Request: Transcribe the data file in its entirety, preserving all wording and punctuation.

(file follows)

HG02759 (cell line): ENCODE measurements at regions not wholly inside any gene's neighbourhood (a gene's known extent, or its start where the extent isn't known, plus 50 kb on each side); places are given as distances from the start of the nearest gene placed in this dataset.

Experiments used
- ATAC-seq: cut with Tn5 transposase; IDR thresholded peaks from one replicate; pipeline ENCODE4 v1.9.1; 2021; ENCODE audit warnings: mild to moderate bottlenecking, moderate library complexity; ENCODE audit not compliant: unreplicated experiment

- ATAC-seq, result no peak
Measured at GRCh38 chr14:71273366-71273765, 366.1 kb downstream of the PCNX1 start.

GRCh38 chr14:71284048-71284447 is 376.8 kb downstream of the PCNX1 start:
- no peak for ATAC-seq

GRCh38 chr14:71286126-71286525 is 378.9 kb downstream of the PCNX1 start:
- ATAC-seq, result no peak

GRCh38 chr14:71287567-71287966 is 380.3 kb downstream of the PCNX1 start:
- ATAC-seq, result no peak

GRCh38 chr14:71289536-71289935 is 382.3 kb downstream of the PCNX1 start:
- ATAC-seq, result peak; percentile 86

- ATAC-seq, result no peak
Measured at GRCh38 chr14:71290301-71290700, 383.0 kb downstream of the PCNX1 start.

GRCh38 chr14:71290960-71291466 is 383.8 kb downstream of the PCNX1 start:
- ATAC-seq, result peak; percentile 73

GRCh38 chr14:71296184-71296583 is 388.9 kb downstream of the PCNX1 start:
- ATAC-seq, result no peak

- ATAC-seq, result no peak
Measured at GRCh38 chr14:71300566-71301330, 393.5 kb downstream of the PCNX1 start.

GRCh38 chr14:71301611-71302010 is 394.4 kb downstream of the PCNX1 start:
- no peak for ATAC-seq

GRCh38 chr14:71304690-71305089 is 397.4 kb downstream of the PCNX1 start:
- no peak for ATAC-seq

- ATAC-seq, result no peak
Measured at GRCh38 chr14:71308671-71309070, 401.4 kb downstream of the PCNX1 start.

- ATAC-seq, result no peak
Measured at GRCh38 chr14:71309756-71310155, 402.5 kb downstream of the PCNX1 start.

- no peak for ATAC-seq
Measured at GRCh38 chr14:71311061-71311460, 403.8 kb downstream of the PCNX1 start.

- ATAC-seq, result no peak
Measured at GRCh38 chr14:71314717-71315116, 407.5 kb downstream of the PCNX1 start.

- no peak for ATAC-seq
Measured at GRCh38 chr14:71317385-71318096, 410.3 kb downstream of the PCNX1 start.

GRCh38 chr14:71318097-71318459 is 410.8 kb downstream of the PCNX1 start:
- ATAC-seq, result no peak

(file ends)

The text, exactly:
HG02759 (cell line): ENCODE measurements at regions not wholly inside any gene's neighbourhood (a gene's known extent, or its start where the extent isn't known, plus 50 kb on each side); places are given as distances from the start of the nearest gene placed in this dataset.

Experiments used
- ATAC-seq: cut with Tn5 transposase; IDR thresholded peaks from one replicate; pipeline ENCODE4 v1.9.1; 2021; ENCODE audit warnings: mild to moderate bottlenecking, moderate library complexity; ENCODE audit not compliant: unreplicated experiment

- ATAC-seq, result no peak
Measured at GRCh38 chr14:71273366-71273765, 366.1 kb downstream of the PCNX1 start.

GRCh38 chr14:71284048-71284447 is 376.8 kb downstream of the PCNX1 start:
- no peak for ATAC-seq

GRCh38 chr14:71286126-71286525 is 378.9 kb downstream of the PCNX1 start:
- ATAC-seq, result no peak

GRCh38 chr14:71287567-71287966 is 380.3 kb downstream of the PCNX1 start:
- ATAC-seq, result no peak

GRCh38 chr14:71289536-71289935 is 382.3 kb downstream of the PCNX1 start:
- ATAC-seq, result peak; percentile 86

- ATAC-seq, result no peak
Measured at GRCh38 chr14:71290301-71290700, 383.0 kb downstream of the PCNX1 start.

GRCh38 chr14:71290960-71291466 is 383.8 kb downstream of the PCNX1 start:
- ATAC-seq, result peak; percentile 73

GRCh38 chr14:71296184-71296583 is 388.9 kb downstream of the PCNX1 start:
- ATAC-seq, result no peak

- ATAC-seq, result no peak
Measured at GRCh38 chr14:71300566-71301330, 393.5 kb downstream of the PCNX1 start.

GRCh38 chr14:71301611-71302010 is 394.4 kb downstream of the PCNX1 start:
- no peak for ATAC-seq

GRCh38 chr14:71304690-71305089 is 397.4 kb downstream of the PCNX1 start:
- no peak for ATAC-seq

- ATAC-seq, result no peak
Measured at GRCh38 chr14:71308671-71309070, 401.4 kb downstream of the PCNX1 start.

- ATAC-seq, result no peak
Measured at GRCh38 chr14:71309756-71310155, 402.5 kb downstream of the PCNX1 start.

- no peak for ATAC-seq
Measured at GRCh38 chr14:71311061-71311460, 403.8 kb downstream of the PCNX1 start.

- ATAC-seq, result no peak
Measured at GRCh38 chr14:71314717-71315116, 407.5 kb downstream of the PCNX1 start.

- no peak for ATAC-seq
Measured at GRCh38 chr14:71317385-71318096, 410.3 kb downstream of the PCNX1 start.

GRCh38 chr14:71318097-71318459 is 410.8 kb downstream of the PCNX1 start:
- ATAC-seq, result no peak